The relationship between masks and music goes way back. With their exaggerated expressions and facial features, masks made of linen, cork, and wood played a pivotal role in ancient Greek theater, allowing actors to play more than one character (including monsters, gods, and demigods) while dissuading audience members from speculating about a performer’s social status, age, or gender.

Just as they were an essential component in the orgiastic cult of Dionysus, masks continue to play an important role in contemporary music (particularly electronic acts.) In fact, masks are experiencing something of a Renaissance. A 2012 article published in The Washington Post argues that concealing one’s identity is the “new” cool, now that Facebook has made oversharing obligatory and privacy nearly impossible. “As the hyper-connectivity of social media pulls our planet into a tighter huddle … a growing number of vanguard pop artists [flirt] with the idea of anonymity. They often wear masks. Some conceal their names.” In this regard, the man in the Oyster Mask is a product of the times.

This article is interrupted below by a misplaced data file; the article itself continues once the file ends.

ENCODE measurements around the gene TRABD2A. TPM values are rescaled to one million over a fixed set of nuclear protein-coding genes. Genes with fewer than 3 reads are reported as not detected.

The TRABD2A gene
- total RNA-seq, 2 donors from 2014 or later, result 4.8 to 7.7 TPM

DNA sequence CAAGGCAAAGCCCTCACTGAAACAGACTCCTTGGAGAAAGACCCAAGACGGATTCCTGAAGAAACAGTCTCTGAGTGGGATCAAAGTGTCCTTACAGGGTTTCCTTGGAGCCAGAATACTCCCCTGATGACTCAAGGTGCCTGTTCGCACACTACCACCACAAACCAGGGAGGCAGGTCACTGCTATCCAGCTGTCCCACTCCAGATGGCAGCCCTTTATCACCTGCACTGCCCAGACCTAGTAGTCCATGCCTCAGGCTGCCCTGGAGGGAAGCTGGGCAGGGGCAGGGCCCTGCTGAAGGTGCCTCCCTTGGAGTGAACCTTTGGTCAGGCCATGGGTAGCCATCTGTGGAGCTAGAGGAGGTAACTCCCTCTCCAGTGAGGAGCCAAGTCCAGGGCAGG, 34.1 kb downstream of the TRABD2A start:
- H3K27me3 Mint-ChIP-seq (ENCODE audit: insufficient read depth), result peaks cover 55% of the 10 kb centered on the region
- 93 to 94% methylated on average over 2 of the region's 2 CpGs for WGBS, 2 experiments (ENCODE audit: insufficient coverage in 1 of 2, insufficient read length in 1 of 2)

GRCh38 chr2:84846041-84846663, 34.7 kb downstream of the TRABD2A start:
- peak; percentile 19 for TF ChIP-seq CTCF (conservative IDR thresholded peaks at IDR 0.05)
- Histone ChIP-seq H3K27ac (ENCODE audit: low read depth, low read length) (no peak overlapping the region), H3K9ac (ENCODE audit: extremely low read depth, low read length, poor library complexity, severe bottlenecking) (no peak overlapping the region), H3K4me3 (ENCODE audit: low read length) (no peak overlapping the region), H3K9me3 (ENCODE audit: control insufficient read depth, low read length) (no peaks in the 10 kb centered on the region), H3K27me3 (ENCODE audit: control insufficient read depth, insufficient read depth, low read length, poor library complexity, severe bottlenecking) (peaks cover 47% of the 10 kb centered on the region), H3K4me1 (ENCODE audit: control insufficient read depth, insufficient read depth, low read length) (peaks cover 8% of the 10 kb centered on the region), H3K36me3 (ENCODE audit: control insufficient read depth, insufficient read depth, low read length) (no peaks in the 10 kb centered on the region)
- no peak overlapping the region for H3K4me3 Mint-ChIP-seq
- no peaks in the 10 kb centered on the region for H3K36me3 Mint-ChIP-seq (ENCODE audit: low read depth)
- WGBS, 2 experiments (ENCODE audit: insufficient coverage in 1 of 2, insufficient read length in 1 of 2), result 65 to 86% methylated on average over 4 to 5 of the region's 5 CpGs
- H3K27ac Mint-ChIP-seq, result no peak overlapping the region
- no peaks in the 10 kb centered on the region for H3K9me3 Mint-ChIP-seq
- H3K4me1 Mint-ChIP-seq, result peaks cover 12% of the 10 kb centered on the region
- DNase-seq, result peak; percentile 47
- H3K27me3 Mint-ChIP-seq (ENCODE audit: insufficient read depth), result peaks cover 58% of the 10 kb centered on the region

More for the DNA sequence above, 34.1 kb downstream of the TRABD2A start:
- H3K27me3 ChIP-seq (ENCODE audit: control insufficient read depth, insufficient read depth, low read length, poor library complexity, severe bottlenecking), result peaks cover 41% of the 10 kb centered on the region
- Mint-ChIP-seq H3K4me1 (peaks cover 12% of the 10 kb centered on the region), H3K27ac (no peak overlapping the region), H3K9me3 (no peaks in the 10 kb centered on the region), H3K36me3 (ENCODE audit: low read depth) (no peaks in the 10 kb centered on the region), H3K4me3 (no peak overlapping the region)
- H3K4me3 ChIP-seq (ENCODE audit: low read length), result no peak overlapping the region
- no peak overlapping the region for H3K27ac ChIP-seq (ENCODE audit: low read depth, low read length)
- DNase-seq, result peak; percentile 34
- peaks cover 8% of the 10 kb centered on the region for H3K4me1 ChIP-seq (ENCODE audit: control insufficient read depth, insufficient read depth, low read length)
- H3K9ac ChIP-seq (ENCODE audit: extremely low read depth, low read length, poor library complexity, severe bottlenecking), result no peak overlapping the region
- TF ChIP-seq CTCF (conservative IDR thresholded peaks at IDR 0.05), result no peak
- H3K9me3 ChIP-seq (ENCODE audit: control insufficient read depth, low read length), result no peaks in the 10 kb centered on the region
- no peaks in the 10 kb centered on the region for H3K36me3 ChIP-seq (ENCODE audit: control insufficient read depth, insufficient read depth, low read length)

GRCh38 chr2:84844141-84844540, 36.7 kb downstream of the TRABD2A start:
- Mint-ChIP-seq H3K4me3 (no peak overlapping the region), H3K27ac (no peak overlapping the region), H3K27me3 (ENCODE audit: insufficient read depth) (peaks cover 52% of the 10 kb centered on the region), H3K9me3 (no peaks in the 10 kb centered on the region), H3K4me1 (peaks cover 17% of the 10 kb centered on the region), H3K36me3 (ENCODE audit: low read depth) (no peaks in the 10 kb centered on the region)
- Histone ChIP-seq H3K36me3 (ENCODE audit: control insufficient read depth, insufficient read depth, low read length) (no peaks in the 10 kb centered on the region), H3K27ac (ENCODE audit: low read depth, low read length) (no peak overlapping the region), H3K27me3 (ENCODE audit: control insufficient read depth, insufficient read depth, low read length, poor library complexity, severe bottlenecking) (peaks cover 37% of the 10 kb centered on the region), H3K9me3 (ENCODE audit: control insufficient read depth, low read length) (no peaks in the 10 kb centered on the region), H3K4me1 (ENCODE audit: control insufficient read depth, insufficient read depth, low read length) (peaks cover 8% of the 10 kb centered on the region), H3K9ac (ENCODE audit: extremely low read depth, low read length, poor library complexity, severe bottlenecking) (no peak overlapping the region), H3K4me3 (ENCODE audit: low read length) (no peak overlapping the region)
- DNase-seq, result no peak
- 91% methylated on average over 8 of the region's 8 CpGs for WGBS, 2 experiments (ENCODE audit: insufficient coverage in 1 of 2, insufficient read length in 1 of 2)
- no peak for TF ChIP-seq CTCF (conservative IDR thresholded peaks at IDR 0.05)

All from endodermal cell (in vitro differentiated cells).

Avant-garde musical pranksters The Residents have been performing in eyeball masks, top hats, and tuxedos since 1974. Swedish brother-sister duo The Knife always went the extra mile to conceal its identity with creepy disguises. Insane Clown Posse, Clinic, Deadmau5, Daft Punk (pictured), Ghost B.C., and Slipknot all became famous while keeping their faces hidden.

At the very least, the man in the Oyster Mask is in some very good company.


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